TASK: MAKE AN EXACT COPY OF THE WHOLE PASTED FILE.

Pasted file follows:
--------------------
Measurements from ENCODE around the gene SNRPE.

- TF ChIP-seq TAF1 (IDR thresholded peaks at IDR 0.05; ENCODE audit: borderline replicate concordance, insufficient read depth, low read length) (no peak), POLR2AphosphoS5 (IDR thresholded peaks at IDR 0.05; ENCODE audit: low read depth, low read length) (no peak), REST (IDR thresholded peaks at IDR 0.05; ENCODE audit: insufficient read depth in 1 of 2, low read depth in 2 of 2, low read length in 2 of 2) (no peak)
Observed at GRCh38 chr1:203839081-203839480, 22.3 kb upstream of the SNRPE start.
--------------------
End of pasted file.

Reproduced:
Measurements from ENCODE around the gene SNRPE.

- TF ChIP-seq TAF1 (IDR thresholded peaks at IDR 0.05; ENCODE audit: borderline replicate concordance, insufficient read depth, low read length) (no peak), POLR2AphosphoS5 (IDR thresholded peaks at IDR 0.05; ENCODE audit: low read depth, low read length) (no peak), REST (IDR thresholded peaks at IDR 0.05; ENCODE audit: insufficient read depth in 1 of 2, low read depth in 2 of 2, low read length in 2 of 2) (no peak)
Observed at GRCh38 chr1:203839081-203839480, 22.3 kb upstream of the SNRPE start.